Organizational goals need to be woven into the fabric of VAC decision-making processes to help committee members think beyond the typical 30-day post-procedure results. VACs should challenge manufacturers to provide data that demonstrates outcomes as far out as 90 days, 6 months, one year, or beyond.

Solution #2: Review Processes to Remove Innovation Blockades

Innovation can get lost in the typical VAC decision-making process. Checklists and matrices, intended to improve the efficiency of decision-making, can unintentionally quash innovation. Consider products that define new categories or change procedures. These products may not fit neatly into any one category. 

So how do VAC decision-making processes allow room for such products to be considered? For example, requesting a “Yes” answer to the question, “Is this product biologically derived?” to consider anew offering comparable to biologically derived products already on the shelf could preclude evaluation of new types of biosynthetic devices. While rigid categories can be useful filters to reduce noise in VAC evaluation processes, they can also prevent potentially critical advancements from being heard. Apples to apples comparisons can be limiting. Today’s era of value-based care requires deeper evaluations that consider big picture impacts.

Solution #3: Ask the Right Questions

Recharge the new product information gathering phase with pointed questions that provide meaningful insights and deeper understandings of products’ true value. Consider asking these questions about every new product:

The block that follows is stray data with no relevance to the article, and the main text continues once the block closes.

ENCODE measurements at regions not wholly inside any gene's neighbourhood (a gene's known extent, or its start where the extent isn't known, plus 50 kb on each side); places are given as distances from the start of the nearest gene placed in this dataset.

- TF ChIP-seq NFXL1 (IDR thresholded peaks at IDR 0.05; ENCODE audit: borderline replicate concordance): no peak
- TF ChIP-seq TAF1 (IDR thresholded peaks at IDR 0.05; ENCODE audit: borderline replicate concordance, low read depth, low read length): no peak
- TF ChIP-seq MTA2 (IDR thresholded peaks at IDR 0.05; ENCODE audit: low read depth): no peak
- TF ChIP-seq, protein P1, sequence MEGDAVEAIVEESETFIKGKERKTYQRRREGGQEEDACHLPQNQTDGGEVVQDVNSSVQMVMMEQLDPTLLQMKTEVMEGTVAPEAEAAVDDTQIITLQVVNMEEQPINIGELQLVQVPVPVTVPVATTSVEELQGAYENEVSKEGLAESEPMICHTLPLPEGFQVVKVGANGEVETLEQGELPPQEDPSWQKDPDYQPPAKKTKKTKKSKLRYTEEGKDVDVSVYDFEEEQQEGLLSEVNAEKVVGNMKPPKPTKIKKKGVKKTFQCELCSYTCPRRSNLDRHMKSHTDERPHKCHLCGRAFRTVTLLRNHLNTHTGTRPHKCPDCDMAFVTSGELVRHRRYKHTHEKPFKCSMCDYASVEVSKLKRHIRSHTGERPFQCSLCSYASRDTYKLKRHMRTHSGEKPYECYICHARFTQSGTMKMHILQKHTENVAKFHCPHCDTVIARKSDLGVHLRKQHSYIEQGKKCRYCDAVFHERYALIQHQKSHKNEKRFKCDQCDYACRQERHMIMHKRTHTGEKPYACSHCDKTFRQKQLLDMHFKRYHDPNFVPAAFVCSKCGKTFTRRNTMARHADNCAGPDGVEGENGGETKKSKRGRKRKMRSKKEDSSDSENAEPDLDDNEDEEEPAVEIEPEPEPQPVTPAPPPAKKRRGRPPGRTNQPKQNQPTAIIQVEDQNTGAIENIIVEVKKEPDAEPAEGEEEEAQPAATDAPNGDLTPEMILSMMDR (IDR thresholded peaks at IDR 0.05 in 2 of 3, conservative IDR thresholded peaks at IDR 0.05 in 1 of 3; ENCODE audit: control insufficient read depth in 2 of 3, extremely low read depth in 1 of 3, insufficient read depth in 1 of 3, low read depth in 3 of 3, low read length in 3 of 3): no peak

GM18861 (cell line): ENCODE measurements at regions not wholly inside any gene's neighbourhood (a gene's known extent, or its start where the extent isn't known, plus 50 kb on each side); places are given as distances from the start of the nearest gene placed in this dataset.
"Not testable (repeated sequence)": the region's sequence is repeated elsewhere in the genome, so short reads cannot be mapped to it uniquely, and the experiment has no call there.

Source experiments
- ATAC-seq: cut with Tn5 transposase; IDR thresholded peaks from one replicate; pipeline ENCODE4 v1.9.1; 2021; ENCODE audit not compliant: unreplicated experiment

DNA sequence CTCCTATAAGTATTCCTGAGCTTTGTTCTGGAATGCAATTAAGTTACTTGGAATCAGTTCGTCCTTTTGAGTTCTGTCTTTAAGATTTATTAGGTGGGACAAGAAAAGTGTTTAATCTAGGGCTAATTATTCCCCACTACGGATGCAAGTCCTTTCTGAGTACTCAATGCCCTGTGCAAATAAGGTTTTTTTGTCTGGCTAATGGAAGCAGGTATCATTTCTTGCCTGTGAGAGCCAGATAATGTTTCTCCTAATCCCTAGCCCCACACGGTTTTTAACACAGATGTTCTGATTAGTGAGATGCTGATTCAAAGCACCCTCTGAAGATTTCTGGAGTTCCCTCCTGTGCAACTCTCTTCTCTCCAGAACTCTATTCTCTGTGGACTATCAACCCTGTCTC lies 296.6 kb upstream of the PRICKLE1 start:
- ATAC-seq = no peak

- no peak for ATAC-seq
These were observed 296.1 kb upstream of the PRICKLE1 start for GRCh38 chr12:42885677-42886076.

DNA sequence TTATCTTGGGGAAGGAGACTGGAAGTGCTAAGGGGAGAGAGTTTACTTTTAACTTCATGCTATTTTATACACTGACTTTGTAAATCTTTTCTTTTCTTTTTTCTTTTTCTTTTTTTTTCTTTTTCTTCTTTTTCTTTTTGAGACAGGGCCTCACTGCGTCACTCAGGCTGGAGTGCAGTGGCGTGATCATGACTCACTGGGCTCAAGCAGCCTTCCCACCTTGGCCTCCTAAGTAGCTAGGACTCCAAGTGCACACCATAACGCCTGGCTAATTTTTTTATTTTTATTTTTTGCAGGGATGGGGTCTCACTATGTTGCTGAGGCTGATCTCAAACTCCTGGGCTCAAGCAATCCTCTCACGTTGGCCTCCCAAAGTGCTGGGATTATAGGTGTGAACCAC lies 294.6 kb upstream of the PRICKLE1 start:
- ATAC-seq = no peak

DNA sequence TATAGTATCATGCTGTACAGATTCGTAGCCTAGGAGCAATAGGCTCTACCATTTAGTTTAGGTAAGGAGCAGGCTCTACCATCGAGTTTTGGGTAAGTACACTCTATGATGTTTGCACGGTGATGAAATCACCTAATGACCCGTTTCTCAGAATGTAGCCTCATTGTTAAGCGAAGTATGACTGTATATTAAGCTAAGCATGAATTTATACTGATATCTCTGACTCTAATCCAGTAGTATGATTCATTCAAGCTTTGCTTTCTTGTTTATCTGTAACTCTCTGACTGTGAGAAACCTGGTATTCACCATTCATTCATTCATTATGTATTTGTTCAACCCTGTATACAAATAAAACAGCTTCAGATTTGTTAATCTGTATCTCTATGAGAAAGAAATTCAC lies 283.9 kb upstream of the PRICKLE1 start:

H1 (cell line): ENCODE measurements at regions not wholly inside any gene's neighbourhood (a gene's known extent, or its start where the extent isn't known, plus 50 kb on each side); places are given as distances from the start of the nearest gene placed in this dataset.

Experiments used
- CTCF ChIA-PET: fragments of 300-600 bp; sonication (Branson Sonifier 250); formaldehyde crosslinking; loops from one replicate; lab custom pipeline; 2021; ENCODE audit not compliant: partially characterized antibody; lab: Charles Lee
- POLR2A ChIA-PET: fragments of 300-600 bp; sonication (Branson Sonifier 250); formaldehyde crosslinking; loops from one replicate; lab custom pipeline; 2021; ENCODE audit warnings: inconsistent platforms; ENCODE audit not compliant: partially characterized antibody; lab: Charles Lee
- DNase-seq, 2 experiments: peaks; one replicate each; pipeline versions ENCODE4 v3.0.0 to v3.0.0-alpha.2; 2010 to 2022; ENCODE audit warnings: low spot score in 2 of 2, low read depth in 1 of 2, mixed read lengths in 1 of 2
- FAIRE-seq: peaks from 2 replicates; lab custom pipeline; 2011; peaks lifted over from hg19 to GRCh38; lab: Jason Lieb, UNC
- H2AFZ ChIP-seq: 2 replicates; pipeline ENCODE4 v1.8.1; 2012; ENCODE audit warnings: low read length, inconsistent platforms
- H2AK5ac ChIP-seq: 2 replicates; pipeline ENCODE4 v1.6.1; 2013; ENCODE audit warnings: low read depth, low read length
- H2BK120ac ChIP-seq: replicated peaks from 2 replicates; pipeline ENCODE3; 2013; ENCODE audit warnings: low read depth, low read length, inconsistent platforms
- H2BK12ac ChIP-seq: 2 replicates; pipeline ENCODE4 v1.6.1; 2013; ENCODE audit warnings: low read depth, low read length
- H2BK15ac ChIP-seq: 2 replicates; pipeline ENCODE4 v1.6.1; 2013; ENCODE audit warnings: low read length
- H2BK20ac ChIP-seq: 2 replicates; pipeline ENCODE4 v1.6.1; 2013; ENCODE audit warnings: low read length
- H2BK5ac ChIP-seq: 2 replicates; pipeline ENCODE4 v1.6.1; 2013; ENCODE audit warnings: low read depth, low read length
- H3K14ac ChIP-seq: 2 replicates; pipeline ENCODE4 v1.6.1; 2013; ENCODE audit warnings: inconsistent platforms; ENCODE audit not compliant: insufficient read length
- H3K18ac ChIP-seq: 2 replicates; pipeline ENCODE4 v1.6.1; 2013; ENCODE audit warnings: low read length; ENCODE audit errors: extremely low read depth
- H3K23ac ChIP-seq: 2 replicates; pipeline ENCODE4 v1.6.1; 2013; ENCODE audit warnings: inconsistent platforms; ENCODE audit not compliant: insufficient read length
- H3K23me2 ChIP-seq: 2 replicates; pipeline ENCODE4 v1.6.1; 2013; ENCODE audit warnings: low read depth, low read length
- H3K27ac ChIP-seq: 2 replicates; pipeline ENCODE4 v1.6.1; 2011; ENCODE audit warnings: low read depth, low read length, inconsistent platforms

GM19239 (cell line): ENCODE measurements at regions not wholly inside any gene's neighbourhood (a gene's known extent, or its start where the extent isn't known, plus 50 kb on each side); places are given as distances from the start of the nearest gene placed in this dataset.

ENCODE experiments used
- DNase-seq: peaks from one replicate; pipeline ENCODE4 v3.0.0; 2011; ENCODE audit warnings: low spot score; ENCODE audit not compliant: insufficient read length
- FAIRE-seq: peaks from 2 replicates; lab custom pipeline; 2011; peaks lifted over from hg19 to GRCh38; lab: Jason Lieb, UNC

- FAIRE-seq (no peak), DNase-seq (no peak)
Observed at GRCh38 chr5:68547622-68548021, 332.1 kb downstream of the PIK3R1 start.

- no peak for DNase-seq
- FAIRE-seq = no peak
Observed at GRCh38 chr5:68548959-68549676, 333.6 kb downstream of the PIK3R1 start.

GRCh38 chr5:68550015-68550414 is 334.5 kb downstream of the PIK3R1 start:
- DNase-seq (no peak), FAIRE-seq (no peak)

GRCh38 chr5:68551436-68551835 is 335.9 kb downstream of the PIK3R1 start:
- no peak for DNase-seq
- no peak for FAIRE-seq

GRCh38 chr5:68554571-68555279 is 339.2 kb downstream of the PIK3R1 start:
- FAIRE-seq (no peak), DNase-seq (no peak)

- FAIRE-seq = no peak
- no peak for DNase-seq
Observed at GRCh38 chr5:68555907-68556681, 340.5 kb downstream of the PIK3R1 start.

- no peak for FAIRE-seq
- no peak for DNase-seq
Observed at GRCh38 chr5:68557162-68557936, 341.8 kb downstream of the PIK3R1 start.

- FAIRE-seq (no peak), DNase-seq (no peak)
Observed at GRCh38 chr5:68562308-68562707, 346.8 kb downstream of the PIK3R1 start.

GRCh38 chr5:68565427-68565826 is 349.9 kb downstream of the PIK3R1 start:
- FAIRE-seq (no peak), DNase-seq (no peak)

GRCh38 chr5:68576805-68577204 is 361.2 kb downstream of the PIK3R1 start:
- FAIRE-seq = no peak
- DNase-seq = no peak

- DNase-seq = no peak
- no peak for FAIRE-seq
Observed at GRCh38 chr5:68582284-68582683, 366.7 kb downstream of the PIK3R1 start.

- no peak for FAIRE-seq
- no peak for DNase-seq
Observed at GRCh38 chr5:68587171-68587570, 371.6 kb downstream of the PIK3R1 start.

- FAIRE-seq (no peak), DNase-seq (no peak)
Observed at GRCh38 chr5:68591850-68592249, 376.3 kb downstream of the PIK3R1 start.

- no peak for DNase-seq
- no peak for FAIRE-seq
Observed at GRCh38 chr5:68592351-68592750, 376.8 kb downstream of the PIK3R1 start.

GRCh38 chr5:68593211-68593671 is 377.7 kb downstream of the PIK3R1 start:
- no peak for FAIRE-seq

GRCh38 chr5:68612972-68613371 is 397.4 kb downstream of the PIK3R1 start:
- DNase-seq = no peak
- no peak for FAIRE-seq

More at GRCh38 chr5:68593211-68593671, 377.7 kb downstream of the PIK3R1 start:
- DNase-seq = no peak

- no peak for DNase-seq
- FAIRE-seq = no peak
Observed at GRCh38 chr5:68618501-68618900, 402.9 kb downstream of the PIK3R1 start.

• What is the cost benefit analysis beyond 30 days, 90 days, one year?
  • Is there data that demonstrates both short-term and long-term outcomes?
  • How well does data track complications after immediate episodes of care?
  • Can the device play a role in reducing the overall cost of care, such as pushing treatment to a lower cost setting or reducing inventory shelf space?
  • How would inclusion of this device affect our ability to treat more complex cases or a different population in our market area?
  • How would it affect our reputation for innovation? 
  • What value do physicians or surgeons believe the new product will offer?

Push product manufacturers for better information, ask challenging questions and consider inviting clinical or product specialists to present on complicated or disruptive technologies to ensure the VAC is fully informed about the benefits and risks. When presented with a promising cutting-edge product that lacks sufficient clinical data, weigh risk sharing options with manufacturers. For example, obtain products at reduced prices until certain outcomes are proven or request buy-back options for products that fail to deliver promised results after certain periods of time.

The drive for population health can be operationalized immediately into VAC decision-making by making straightforward changes to the processes used to determine product value.